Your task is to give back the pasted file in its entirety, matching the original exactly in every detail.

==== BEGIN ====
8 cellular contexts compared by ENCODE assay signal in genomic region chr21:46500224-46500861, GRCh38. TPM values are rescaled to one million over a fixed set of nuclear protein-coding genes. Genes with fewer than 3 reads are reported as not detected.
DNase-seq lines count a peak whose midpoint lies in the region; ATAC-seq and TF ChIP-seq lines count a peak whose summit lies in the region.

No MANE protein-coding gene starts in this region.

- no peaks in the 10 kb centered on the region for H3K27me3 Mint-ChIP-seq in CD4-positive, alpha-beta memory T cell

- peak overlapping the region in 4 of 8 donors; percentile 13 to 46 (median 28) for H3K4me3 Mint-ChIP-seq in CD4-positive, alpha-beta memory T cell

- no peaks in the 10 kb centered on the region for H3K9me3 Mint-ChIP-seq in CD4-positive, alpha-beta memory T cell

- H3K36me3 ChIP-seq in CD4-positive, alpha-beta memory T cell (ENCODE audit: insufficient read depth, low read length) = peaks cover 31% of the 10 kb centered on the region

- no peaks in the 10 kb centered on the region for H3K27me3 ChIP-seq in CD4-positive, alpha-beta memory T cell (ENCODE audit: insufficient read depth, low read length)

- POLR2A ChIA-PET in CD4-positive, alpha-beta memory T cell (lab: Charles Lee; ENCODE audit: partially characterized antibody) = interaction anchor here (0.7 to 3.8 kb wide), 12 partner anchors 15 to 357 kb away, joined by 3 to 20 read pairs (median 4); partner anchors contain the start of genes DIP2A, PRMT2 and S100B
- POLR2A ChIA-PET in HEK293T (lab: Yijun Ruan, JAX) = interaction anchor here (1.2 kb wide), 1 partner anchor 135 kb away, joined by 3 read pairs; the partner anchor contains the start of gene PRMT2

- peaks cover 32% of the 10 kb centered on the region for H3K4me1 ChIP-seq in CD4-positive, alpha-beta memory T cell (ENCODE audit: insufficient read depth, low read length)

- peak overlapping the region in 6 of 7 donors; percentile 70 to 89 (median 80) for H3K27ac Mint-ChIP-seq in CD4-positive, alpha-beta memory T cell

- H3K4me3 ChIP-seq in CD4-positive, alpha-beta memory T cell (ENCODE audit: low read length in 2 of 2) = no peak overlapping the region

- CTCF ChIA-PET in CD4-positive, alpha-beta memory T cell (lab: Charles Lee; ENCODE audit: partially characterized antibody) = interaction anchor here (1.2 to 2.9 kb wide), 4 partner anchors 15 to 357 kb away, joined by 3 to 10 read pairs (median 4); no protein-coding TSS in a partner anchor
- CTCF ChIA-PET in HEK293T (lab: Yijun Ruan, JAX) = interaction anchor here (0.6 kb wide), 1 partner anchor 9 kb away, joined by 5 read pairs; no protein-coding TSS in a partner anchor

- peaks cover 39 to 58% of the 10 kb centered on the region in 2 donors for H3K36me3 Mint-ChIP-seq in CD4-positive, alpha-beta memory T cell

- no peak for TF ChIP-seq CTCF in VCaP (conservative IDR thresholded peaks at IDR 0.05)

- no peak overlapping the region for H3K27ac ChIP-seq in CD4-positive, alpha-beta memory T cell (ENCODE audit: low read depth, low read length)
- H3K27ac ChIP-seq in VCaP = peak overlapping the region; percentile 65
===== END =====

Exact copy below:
8 cellular contexts compared by ENCODE assay signal in genomic region chr21:46500224-46500861, GRCh38. TPM values are rescaled to one million over a fixed set of nuclear protein-coding genes. Genes with fewer than 3 reads are reported as not detected.
DNase-seq lines count a peak whose midpoint lies in the region; ATAC-seq and TF ChIP-seq lines count a peak whose summit lies in the region.

No MANE protein-coding gene starts in this region.

- no peaks in the 10 kb centered on the region for H3K27me3 Mint-ChIP-seq in CD4-positive, alpha-beta memory T cell

- peak overlapping the region in 4 of 8 donors; percentile 13 to 46 (median 28) for H3K4me3 Mint-ChIP-seq in CD4-positive, alpha-beta memory T cell

- no peaks in the 10 kb centered on the region for H3K9me3 Mint-ChIP-seq in CD4-positive, alpha-beta memory T cell

- H3K36me3 ChIP-seq in CD4-positive, alpha-beta memory T cell (ENCODE audit: insufficient read depth, low read length) = peaks cover 31% of the 10 kb centered on the region

- no peaks in the 10 kb centered on the region for H3K27me3 ChIP-seq in CD4-positive, alpha-beta memory T cell (ENCODE audit: insufficient read depth, low read length)

- POLR2A ChIA-PET in CD4-positive, alpha-beta memory T cell (lab: Charles Lee; ENCODE audit: partially characterized antibody) = interaction anchor here (0.7 to 3.8 kb wide), 12 partner anchors 15 to 357 kb away, joined by 3 to 20 read pairs (median 4); partner anchors contain the start of genes DIP2A, PRMT2 and S100B
- POLR2A ChIA-PET in HEK293T (lab: Yijun Ruan, JAX) = interaction anchor here (1.2 kb wide), 1 partner anchor 135 kb away, joined by 3 read pairs; the partner anchor contains the start of gene PRMT2

- peaks cover 32% of the 10 kb centered on the region for H3K4me1 ChIP-seq in CD4-positive, alpha-beta memory T cell (ENCODE audit: insufficient read depth, low read length)

- peak overlapping the region in 6 of 7 donors; percentile 70 to 89 (median 80) for H3K27ac Mint-ChIP-seq in CD4-positive, alpha-beta memory T cell

- H3K4me3 ChIP-seq in CD4-positive, alpha-beta memory T cell (ENCODE audit: low read length in 2 of 2) = no peak overlapping the region

- CTCF ChIA-PET in CD4-positive, alpha-beta memory T cell (lab: Charles Lee; ENCODE audit: partially characterized antibody) = interaction anchor here (1.2 to 2.9 kb wide), 4 partner anchors 15 to 357 kb away, joined by 3 to 10 read pairs (median 4); no protein-coding TSS in a partner anchor
- CTCF ChIA-PET in HEK293T (lab: Yijun Ruan, JAX) = interaction anchor here (0.6 kb wide), 1 partner anchor 9 kb away, joined by 5 read pairs; no protein-coding TSS in a partner anchor

- peaks cover 39 to 58% of the 10 kb centered on the region in 2 donors for H3K36me3 Mint-ChIP-seq in CD4-positive, alpha-beta memory T cell

- no peak for TF ChIP-seq CTCF in VCaP (conservative IDR thresholded peaks at IDR 0.05)

- no peak overlapping the region for H3K27ac ChIP-seq in CD4-positive, alpha-beta memory T cell (ENCODE audit: low read depth, low read length)
- H3K27ac ChIP-seq in VCaP = peak overlapping the region; percentile 65